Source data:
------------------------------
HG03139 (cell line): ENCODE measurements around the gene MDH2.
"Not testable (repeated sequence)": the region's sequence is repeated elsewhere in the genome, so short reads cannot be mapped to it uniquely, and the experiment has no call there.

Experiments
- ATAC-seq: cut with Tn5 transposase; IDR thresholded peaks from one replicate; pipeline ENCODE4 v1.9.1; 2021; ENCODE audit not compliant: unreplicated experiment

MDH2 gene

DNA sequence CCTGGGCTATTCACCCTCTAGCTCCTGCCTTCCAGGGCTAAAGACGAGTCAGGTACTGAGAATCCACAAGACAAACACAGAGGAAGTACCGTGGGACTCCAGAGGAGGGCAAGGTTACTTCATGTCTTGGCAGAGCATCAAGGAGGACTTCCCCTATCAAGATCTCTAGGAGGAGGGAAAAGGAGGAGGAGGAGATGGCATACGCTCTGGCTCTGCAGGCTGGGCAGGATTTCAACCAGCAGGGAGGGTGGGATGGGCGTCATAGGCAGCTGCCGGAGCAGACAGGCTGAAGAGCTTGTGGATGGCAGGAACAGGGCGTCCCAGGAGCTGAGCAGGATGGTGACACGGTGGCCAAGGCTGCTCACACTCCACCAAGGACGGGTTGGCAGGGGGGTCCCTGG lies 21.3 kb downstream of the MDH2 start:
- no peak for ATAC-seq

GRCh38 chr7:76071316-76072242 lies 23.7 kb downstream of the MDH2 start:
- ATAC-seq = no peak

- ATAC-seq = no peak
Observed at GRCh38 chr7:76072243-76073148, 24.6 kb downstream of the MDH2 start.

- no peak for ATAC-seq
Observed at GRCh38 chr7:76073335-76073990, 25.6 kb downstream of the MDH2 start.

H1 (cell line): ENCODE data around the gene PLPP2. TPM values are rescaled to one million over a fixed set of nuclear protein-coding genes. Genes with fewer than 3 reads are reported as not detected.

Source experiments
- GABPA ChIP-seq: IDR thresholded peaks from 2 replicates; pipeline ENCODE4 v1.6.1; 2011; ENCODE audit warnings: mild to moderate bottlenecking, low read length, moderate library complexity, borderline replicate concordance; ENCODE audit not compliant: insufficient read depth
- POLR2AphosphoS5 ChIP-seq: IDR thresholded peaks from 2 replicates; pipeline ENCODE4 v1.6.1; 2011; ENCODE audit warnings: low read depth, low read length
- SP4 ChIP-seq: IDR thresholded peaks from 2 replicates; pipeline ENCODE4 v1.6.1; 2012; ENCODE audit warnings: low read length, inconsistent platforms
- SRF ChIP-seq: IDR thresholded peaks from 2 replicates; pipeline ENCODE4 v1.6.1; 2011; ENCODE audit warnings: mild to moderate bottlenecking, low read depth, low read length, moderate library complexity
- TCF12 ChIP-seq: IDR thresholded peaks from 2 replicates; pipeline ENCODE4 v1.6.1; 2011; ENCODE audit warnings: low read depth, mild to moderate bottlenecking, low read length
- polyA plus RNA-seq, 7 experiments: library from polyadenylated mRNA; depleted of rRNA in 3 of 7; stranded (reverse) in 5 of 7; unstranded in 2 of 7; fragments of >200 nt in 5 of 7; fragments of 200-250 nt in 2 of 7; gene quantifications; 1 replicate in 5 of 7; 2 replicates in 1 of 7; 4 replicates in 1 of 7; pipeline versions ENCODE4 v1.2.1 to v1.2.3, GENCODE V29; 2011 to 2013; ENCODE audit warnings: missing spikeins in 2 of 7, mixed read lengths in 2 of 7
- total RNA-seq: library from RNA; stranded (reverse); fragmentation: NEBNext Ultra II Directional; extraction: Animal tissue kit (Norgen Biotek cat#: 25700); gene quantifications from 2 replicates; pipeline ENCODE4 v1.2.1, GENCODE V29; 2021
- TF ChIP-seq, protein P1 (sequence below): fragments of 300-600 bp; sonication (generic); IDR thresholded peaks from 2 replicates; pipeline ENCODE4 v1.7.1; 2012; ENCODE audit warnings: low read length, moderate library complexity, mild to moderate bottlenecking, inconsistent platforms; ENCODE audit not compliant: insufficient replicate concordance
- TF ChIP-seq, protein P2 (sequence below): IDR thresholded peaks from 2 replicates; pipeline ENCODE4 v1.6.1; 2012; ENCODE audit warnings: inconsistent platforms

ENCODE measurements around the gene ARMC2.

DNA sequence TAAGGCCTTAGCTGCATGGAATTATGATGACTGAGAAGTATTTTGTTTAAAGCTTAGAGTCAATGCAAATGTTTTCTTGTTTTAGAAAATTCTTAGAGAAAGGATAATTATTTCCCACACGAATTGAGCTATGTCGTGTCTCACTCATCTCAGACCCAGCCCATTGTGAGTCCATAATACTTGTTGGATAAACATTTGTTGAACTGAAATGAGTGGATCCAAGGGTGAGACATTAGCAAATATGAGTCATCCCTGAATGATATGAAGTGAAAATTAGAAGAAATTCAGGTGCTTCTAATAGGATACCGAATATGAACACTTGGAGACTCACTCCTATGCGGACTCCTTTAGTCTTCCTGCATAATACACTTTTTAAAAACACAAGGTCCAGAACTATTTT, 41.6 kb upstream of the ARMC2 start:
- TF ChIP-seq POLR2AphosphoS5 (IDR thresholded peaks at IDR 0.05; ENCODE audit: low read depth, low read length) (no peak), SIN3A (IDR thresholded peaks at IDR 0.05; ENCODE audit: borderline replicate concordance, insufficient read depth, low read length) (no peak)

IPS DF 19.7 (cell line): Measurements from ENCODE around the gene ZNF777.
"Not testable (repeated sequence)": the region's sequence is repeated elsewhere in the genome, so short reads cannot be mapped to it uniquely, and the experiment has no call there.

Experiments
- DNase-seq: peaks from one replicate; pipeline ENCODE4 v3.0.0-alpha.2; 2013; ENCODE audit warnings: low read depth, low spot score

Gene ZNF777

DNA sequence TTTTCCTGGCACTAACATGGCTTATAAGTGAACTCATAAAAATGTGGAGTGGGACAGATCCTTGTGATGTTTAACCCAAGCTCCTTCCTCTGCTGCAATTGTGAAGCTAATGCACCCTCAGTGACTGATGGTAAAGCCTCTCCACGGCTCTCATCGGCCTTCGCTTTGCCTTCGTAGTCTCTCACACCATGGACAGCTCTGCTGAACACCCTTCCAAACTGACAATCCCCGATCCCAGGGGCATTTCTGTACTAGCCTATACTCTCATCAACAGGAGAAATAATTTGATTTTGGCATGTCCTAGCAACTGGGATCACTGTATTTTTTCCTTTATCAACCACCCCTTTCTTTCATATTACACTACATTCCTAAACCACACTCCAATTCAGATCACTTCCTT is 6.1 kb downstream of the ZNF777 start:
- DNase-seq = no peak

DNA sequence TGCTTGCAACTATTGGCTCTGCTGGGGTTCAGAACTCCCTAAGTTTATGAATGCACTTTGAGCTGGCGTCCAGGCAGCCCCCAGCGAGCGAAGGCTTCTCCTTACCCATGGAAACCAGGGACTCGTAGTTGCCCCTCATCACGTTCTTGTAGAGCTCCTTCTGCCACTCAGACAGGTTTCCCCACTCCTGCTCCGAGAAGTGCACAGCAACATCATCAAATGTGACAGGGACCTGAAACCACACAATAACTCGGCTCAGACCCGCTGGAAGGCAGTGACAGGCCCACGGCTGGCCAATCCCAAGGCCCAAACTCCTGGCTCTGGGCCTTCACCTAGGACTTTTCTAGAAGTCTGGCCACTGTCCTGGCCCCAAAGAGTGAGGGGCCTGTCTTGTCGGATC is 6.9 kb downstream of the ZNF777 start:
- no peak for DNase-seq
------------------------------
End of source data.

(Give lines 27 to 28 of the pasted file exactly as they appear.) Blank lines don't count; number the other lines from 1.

- TF ChIP-seq POLR2AphosphoS5 (IDR thresholded peaks at IDR 0.05; ENCODE audit: low read depth, low read length) (no peak), SIN3A (IDR thresholded peaks at IDR 0.05; ENCODE audit: borderline replicate concordance, insufficient read depth, low read length) (no peak)

IPS DF 19.7 (cell line): Measurements from ENCODE around the gene ZNF777.